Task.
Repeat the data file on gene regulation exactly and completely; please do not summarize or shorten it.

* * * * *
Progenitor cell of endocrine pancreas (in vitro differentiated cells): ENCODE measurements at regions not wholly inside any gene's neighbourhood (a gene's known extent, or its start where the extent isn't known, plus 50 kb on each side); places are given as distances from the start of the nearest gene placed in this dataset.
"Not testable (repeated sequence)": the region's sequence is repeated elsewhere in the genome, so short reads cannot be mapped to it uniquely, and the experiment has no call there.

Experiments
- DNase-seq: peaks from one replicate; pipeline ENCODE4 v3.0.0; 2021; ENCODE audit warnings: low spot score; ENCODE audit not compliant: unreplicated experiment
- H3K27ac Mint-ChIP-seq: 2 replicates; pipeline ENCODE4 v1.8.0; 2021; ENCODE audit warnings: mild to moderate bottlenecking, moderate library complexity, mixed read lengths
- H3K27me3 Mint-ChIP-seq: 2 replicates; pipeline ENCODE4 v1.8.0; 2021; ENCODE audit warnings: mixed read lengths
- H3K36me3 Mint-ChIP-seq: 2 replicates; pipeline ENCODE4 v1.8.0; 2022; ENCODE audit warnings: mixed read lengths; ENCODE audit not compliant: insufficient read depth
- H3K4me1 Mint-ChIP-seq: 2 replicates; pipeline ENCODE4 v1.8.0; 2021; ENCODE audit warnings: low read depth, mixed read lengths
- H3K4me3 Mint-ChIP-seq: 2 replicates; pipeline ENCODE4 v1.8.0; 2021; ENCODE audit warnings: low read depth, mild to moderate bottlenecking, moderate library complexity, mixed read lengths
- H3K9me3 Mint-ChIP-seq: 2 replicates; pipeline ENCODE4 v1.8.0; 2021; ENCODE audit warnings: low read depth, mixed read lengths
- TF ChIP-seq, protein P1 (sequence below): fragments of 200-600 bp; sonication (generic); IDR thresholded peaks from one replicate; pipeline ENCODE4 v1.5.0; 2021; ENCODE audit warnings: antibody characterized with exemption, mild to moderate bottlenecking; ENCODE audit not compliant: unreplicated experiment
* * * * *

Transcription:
Progenitor cell of endocrine pancreas (in vitro differentiated cells): ENCODE measurements at regions not wholly inside any gene's neighbourhood (a gene's known extent, or its start where the extent isn't known, plus 50 kb on each side); places are given as distances from the start of the nearest gene placed in this dataset.
"Not testable (repeated sequence)": the region's sequence is repeated elsewhere in the genome, so short reads cannot be mapped to it uniquely, and the experiment has no call there.

Experiments
- DNase-seq: peaks from one replicate; pipeline ENCODE4 v3.0.0; 2021; ENCODE audit warnings: low spot score; ENCODE audit not compliant: unreplicated experiment
- H3K27ac Mint-ChIP-seq: 2 replicates; pipeline ENCODE4 v1.8.0; 2021; ENCODE audit warnings: mild to moderate bottlenecking, moderate library complexity, mixed read lengths
- H3K27me3 Mint-ChIP-seq: 2 replicates; pipeline ENCODE4 v1.8.0; 2021; ENCODE audit warnings: mixed read lengths
- H3K36me3 Mint-ChIP-seq: 2 replicates; pipeline ENCODE4 v1.8.0; 2022; ENCODE audit warnings: mixed read lengths; ENCODE audit not compliant: insufficient read depth
- H3K4me1 Mint-ChIP-seq: 2 replicates; pipeline ENCODE4 v1.8.0; 2021; ENCODE audit warnings: low read depth, mixed read lengths
- H3K4me3 Mint-ChIP-seq: 2 replicates; pipeline ENCODE4 v1.8.0; 2021; ENCODE audit warnings: low read depth, mild to moderate bottlenecking, moderate library complexity, mixed read lengths
- H3K9me3 Mint-ChIP-seq: 2 replicates; pipeline ENCODE4 v1.8.0; 2021; ENCODE audit warnings: low read depth, mixed read lengths
- TF ChIP-seq, protein P1 (sequence below): fragments of 200-600 bp; sonication (generic); IDR thresholded peaks from one replicate; pipeline ENCODE4 v1.5.0; 2021; ENCODE audit warnings: antibody characterized with exemption, mild to moderate bottlenecking; ENCODE audit not compliant: unreplicated experiment